Tuesday, December 28, 2010


Ecuador and Peru have a lot of Chifas, i.e. Chinese restaurants. The term originates from Chinese chifan, let's eat. Until five years ago, most of the Chifas are not run by Chinese people. It is like in the US that one does not need to be Italian to run a pizza joint. However, in the last few years many immigrants from Guangdong and Fujian have joined the ranks. An easy way to tell the difference is that Chinese-run restaurants are open all day and all days of the week - no siesta.

Most of the menu items look familiar, but in Peru, there is a curious entry: aeropuerto (airport). I had to ask someone. It is rice and noodles fried together with bean sprouts and normally has chicken also, so we have not had one. Otherwise, Chifas are safe bets where we can normally fill ourselves up with vegetable fried rice (Chaufan), open vegetable egg omelets over french fried potatoes (tortilla de verduras), and noodles with veggies (tallarines con verduras).

Tallarines con verduras at a restaurant in Otavalo, Ecuador; run by a Chinese family who came to Ecuador 30 years ago
Chifa (Chinese Restaurant) - Otavalo, Ecuador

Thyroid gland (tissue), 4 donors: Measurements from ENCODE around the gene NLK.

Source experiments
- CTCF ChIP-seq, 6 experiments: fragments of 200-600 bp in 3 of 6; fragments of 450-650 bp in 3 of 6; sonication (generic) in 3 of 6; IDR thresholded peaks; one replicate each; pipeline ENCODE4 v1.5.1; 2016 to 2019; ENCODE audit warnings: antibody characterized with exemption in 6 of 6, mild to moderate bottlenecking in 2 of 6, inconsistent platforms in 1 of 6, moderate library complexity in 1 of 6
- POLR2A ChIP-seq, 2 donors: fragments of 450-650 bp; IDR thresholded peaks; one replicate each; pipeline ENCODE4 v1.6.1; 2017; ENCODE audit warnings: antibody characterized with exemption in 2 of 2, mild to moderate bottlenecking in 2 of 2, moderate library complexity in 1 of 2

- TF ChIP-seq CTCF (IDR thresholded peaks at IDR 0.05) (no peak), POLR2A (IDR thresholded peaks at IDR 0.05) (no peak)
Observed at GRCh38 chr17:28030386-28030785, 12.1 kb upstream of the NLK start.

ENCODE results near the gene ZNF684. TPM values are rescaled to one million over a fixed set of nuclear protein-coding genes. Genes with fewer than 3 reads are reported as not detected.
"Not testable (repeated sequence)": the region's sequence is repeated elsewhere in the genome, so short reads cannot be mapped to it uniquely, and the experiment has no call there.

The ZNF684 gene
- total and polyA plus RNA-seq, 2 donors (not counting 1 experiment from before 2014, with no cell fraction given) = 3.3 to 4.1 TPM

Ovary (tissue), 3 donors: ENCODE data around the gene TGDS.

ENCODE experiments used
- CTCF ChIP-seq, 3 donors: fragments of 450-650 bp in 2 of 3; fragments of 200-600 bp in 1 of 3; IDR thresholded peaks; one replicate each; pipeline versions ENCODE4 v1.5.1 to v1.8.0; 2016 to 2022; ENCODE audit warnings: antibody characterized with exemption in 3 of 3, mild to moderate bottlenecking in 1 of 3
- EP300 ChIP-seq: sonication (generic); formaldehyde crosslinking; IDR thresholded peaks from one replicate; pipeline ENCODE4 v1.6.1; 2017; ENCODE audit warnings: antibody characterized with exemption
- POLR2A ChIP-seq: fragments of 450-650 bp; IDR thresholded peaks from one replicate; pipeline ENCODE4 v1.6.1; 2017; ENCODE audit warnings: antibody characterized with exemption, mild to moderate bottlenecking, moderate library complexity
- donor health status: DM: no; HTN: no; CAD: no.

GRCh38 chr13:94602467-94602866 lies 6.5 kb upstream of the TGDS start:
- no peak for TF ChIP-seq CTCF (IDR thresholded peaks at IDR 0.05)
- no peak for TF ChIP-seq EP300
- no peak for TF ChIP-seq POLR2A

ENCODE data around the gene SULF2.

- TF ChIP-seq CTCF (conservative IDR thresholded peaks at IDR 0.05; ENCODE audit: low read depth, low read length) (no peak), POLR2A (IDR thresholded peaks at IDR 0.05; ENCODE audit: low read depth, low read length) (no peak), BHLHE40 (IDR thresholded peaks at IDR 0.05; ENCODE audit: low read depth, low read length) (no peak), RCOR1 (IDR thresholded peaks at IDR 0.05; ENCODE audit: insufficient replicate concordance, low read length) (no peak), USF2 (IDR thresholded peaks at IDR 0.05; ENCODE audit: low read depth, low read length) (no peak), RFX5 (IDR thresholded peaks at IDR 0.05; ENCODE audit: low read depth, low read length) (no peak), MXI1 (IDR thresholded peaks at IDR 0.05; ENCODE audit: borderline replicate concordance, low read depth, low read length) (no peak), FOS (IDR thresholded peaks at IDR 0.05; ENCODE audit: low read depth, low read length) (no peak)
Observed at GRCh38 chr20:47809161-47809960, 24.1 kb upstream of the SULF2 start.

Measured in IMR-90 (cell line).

Tortilla de verduras con papas (front) and Chuafan (back) at Casa de Korea, also in Otavalo; run by non-Chinese.
Tortilla de verduras - Ovatalo, Ecuador

Chifa Hong Kong in Arequipa, Peru.
Chifa Hong Kong - Arequipa, Peru

Chifa Hong Kong in Casma, Peru.
Chifa Hong Kong - Casma, Peru


Cathy said...

Curious then to know if you have seen any other ethnic restaurants?

john said...

Good question. We have seen a few French restaurants, a few Italian restaurants, one Mexican restaurant. Ate at an Indian restaurant in Quito. Ate at a falafel restaurant somewhere and have seen a couple more.

Pizza is very popular; mostly independents but a least one Pizza Hut. Also a few Starbucks imitators.

But the most popular of all are roasted chicken places; many chains but also mom-and-pop joints. Ethnic? Is roasted chicken American food?